4. Using the cached MSI database in the super hidden cache folder

  • MSI strips out all cabs (older Windows versions) and caches each MSI installed in a super-hidden system folder at %SystemRoot%\Installer (you need to show hidden files to see it).
  • NB: This supper-hidden folder is now being treated differently in Windows 7 onwards. MSI files are now cached full-size. Read the linked thread for more details - recommended read for anyone who finds this answer and fiddles with dangerous Windows settings.
  • All the MSI files here will have a random name (hex format) assigned, but you can get information about each MSI by showing the Windows Explorer status bar (View -> Status Bar) and then selecting an MSI. The summary stream from the MSI will be visible at the bottom of the Windows Explorer window. Or as Christopher Galpin points out, turn on the “Comments” column in Windows Explorer and select the MSI file (see this article for how to do this).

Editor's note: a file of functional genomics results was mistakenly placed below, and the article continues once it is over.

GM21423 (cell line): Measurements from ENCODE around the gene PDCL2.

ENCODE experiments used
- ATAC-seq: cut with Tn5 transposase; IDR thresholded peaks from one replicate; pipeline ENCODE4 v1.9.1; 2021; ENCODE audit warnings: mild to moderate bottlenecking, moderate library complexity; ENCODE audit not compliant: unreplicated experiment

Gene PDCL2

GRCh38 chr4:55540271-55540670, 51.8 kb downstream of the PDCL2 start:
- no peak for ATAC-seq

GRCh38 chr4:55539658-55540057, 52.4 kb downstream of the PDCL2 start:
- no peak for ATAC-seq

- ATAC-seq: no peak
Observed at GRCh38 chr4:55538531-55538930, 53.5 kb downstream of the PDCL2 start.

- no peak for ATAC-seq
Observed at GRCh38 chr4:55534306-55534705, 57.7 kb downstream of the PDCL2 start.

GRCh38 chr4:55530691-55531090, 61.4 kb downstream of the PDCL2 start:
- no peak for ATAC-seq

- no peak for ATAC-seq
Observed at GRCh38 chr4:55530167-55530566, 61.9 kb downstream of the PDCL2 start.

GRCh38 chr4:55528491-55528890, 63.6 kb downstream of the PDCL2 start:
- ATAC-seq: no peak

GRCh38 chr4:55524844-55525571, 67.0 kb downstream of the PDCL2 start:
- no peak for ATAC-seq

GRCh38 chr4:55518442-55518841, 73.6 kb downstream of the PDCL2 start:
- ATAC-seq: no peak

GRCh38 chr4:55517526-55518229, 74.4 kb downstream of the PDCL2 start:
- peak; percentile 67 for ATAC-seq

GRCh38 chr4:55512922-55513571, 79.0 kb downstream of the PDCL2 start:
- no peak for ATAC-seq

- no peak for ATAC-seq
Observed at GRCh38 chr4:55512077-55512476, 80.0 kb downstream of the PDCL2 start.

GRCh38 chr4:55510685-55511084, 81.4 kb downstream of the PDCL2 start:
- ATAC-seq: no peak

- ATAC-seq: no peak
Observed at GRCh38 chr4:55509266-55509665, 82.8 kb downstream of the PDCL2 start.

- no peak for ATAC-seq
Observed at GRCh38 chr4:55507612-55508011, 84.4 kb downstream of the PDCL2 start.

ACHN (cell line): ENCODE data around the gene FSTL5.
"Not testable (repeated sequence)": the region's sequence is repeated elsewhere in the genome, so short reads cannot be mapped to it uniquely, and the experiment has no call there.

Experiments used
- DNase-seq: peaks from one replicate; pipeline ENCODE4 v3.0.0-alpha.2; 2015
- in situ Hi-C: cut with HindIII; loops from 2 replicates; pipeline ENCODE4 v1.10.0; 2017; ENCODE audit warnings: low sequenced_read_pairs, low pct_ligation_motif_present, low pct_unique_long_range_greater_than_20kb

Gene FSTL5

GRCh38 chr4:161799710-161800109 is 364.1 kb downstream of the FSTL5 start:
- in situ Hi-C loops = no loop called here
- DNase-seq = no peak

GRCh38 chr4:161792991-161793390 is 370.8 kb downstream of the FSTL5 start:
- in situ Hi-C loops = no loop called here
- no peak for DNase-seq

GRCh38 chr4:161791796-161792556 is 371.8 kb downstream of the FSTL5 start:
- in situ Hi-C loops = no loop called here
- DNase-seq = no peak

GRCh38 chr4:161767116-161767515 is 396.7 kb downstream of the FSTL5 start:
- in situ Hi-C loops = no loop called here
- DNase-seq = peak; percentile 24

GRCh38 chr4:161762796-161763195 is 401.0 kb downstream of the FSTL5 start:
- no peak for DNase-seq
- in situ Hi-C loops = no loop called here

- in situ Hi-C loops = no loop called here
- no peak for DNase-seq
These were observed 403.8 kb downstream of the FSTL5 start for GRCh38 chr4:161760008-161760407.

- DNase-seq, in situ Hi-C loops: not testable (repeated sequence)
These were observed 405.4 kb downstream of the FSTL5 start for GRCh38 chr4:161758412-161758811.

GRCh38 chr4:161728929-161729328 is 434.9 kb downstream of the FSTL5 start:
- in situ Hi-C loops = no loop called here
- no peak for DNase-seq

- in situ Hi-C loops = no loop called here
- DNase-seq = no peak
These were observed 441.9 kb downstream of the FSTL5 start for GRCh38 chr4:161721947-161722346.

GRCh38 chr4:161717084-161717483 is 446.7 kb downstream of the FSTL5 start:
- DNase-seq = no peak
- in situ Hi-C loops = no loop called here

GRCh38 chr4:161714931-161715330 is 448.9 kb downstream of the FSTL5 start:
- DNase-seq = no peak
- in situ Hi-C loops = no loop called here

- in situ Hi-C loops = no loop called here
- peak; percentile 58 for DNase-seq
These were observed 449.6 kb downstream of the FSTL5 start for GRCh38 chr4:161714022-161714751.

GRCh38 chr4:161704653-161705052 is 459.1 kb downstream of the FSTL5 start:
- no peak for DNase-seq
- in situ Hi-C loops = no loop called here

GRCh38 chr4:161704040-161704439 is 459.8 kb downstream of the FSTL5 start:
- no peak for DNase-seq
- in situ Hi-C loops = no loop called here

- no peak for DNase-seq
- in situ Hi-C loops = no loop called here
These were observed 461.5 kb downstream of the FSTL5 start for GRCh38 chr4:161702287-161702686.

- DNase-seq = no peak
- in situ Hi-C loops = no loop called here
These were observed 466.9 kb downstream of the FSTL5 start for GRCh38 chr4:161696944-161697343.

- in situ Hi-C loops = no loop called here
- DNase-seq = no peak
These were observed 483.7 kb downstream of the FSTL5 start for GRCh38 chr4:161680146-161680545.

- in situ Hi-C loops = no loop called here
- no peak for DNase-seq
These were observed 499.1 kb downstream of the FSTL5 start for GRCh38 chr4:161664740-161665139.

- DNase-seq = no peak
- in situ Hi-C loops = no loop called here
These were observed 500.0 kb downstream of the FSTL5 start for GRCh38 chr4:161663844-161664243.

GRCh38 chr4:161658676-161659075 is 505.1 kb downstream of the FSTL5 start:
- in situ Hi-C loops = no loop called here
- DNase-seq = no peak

• Once you find the right MSI, just right click it and go Uninstall.
  • You can also use PowerShell to show a list of all packages with the full path to the locally cached package included - this is the easiest option in my opinion.
get-wmiobject Win32_Product Format-Table Name, LocalPackage


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5. Using PowerShell

$app = Get-WmiObject -Class Win32_Product -Filter “Name = ‘YOUR_APP’” $app.Uninstall()


  • Entry added by Even Mien
  • I have not tested this myself, but it appears $app.Uninstall() may run the UninstallString registered in the ARP applet’s registry settings. This means it may run modify instead of uninstall in some cases.
  • Check this topic for more details and ways to uninstall via Powershell: How can I uninstall an application using PowerShell?